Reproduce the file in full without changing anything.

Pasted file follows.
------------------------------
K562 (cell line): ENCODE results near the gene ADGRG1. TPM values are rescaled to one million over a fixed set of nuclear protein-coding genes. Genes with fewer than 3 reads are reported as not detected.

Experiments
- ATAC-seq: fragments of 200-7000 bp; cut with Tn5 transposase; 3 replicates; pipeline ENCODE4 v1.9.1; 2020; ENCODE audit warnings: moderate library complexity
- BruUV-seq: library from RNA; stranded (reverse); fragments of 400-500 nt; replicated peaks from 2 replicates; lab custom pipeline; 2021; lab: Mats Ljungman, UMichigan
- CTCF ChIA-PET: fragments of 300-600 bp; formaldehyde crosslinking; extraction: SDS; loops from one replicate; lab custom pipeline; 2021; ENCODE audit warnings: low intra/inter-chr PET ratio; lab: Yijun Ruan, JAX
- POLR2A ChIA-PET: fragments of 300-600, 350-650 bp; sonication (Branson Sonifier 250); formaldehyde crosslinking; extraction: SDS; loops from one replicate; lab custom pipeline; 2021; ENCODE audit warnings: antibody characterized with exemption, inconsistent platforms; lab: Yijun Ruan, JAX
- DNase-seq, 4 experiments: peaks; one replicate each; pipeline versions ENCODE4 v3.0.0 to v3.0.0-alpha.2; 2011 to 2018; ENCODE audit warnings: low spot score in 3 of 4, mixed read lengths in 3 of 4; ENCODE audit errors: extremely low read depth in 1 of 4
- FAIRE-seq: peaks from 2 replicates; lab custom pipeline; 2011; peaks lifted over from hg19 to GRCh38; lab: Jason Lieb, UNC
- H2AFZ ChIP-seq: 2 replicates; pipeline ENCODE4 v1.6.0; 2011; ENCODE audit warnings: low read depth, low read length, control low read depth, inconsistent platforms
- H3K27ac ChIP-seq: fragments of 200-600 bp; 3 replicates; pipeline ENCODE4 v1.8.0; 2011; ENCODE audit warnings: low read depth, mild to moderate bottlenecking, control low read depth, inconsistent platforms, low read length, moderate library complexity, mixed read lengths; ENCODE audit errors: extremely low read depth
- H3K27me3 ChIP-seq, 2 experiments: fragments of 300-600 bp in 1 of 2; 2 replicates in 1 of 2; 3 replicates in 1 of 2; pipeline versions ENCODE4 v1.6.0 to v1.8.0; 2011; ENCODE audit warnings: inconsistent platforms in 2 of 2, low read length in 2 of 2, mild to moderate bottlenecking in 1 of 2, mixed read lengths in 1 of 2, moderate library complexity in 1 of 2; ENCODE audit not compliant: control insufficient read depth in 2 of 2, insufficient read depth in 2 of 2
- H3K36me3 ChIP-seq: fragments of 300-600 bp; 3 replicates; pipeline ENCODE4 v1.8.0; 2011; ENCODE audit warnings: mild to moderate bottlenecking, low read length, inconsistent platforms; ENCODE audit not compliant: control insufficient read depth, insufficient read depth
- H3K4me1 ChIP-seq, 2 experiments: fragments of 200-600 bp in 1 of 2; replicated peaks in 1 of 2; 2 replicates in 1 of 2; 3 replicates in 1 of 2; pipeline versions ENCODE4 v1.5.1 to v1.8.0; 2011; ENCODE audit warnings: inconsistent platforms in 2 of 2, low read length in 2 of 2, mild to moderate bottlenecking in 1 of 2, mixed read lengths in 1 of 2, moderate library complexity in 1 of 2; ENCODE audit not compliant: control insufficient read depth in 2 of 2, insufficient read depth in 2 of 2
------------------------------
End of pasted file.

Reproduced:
K562 (cell line): ENCODE results near the gene ADGRG1. TPM values are rescaled to one million over a fixed set of nuclear protein-coding genes. Genes with fewer than 3 reads are reported as not detected.

Experiments
- ATAC-seq: fragments of 200-7000 bp; cut with Tn5 transposase; 3 replicates; pipeline ENCODE4 v1.9.1; 2020; ENCODE audit warnings: moderate library complexity
- BruUV-seq: library from RNA; stranded (reverse); fragments of 400-500 nt; replicated peaks from 2 replicates; lab custom pipeline; 2021; lab: Mats Ljungman, UMichigan
- CTCF ChIA-PET: fragments of 300-600 bp; formaldehyde crosslinking; extraction: SDS; loops from one replicate; lab custom pipeline; 2021; ENCODE audit warnings: low intra/inter-chr PET ratio; lab: Yijun Ruan, JAX
- POLR2A ChIA-PET: fragments of 300-600, 350-650 bp; sonication (Branson Sonifier 250); formaldehyde crosslinking; extraction: SDS; loops from one replicate; lab custom pipeline; 2021; ENCODE audit warnings: antibody characterized with exemption, inconsistent platforms; lab: Yijun Ruan, JAX
- DNase-seq, 4 experiments: peaks; one replicate each; pipeline versions ENCODE4 v3.0.0 to v3.0.0-alpha.2; 2011 to 2018; ENCODE audit warnings: low spot score in 3 of 4, mixed read lengths in 3 of 4; ENCODE audit errors: extremely low read depth in 1 of 4
- FAIRE-seq: peaks from 2 replicates; lab custom pipeline; 2011; peaks lifted over from hg19 to GRCh38; lab: Jason Lieb, UNC
- H2AFZ ChIP-seq: 2 replicates; pipeline ENCODE4 v1.6.0; 2011; ENCODE audit warnings: low read depth, low read length, control low read depth, inconsistent platforms
- H3K27ac ChIP-seq: fragments of 200-600 bp; 3 replicates; pipeline ENCODE4 v1.8.0; 2011; ENCODE audit warnings: low read depth, mild to moderate bottlenecking, control low read depth, inconsistent platforms, low read length, moderate library complexity, mixed read lengths; ENCODE audit errors: extremely low read depth
- H3K27me3 ChIP-seq, 2 experiments: fragments of 300-600 bp in 1 of 2; 2 replicates in 1 of 2; 3 replicates in 1 of 2; pipeline versions ENCODE4 v1.6.0 to v1.8.0; 2011; ENCODE audit warnings: inconsistent platforms in 2 of 2, low read length in 2 of 2, mild to moderate bottlenecking in 1 of 2, mixed read lengths in 1 of 2, moderate library complexity in 1 of 2; ENCODE audit not compliant: control insufficient read depth in 2 of 2, insufficient read depth in 2 of 2
- H3K36me3 ChIP-seq: fragments of 300-600 bp; 3 replicates; pipeline ENCODE4 v1.8.0; 2011; ENCODE audit warnings: mild to moderate bottlenecking, low read length, inconsistent platforms; ENCODE audit not compliant: control insufficient read depth, insufficient read depth
- H3K4me1 ChIP-seq, 2 experiments: fragments of 200-600 bp in 1 of 2; replicated peaks in 1 of 2; 2 replicates in 1 of 2; 3 replicates in 1 of 2; pipeline versions ENCODE4 v1.5.1 to v1.8.0; 2011; ENCODE audit warnings: inconsistent platforms in 2 of 2, low read length in 2 of 2, mild to moderate bottlenecking in 1 of 2, mixed read lengths in 1 of 2, moderate library complexity in 1 of 2; ENCODE audit not compliant: control insufficient read depth in 2 of 2, insufficient read depth in 2 of 2